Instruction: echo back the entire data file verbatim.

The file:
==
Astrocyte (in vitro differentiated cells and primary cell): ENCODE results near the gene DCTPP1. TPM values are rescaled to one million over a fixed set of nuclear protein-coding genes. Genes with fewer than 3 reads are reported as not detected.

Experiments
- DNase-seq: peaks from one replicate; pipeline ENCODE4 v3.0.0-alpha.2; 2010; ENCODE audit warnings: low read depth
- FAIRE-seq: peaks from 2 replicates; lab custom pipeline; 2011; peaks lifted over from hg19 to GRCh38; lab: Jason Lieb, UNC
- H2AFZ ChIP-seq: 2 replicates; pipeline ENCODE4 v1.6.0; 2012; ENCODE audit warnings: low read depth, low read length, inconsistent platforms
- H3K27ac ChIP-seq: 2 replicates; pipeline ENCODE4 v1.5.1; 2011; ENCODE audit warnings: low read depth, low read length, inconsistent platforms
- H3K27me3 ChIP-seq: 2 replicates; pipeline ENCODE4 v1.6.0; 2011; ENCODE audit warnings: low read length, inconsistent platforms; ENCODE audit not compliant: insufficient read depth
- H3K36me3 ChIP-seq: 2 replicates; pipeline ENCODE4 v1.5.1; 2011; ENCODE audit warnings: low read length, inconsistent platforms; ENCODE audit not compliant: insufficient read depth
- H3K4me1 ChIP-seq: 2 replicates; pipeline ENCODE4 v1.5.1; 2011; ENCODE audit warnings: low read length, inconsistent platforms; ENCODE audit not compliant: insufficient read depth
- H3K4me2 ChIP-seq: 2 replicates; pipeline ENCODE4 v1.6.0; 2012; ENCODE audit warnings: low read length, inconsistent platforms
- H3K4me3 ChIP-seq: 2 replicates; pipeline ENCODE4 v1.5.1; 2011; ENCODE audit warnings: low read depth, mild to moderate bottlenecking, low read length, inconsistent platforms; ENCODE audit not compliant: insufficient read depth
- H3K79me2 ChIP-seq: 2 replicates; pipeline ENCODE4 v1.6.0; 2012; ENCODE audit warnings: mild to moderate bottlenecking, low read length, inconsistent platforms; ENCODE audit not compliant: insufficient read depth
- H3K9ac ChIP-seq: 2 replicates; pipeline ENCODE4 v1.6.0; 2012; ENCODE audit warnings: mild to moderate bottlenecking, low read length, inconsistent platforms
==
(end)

Astrocyte (in vitro differentiated cells and primary cell): ENCODE results near the gene DCTPP1. TPM values are rescaled to one million over a fixed set of nuclear protein-coding genes. Genes with fewer than 3 reads are reported as not detected.

Experiments
- DNase-seq: peaks from one replicate; pipeline ENCODE4 v3.0.0-alpha.2; 2010; ENCODE audit warnings: low read depth
- FAIRE-seq: peaks from 2 replicates; lab custom pipeline; 2011; peaks lifted over from hg19 to GRCh38; lab: Jason Lieb, UNC
- H2AFZ ChIP-seq: 2 replicates; pipeline ENCODE4 v1.6.0; 2012; ENCODE audit warnings: low read depth, low read length, inconsistent platforms
- H3K27ac ChIP-seq: 2 replicates; pipeline ENCODE4 v1.5.1; 2011; ENCODE audit warnings: low read depth, low read length, inconsistent platforms
- H3K27me3 ChIP-seq: 2 replicates; pipeline ENCODE4 v1.6.0; 2011; ENCODE audit warnings: low read length, inconsistent platforms; ENCODE audit not compliant: insufficient read depth
- H3K36me3 ChIP-seq: 2 replicates; pipeline ENCODE4 v1.5.1; 2011; ENCODE audit warnings: low read length, inconsistent platforms; ENCODE audit not compliant: insufficient read depth
- H3K4me1 ChIP-seq: 2 replicates; pipeline ENCODE4 v1.5.1; 2011; ENCODE audit warnings: low read length, inconsistent platforms; ENCODE audit not compliant: insufficient read depth
- H3K4me2 ChIP-seq: 2 replicates; pipeline ENCODE4 v1.6.0; 2012; ENCODE audit warnings: low read length, inconsistent platforms
- H3K4me3 ChIP-seq: 2 replicates; pipeline ENCODE4 v1.5.1; 2011; ENCODE audit warnings: low read depth, mild to moderate bottlenecking, low read length, inconsistent platforms; ENCODE audit not compliant: insufficient read depth
- H3K79me2 ChIP-seq: 2 replicates; pipeline ENCODE4 v1.6.0; 2012; ENCODE audit warnings: mild to moderate bottlenecking, low read length, inconsistent platforms; ENCODE audit not compliant: insufficient read depth
- H3K9ac ChIP-seq: 2 replicates; pipeline ENCODE4 v1.6.0; 2012; ENCODE audit warnings: mild to moderate bottlenecking, low read length, inconsistent platforms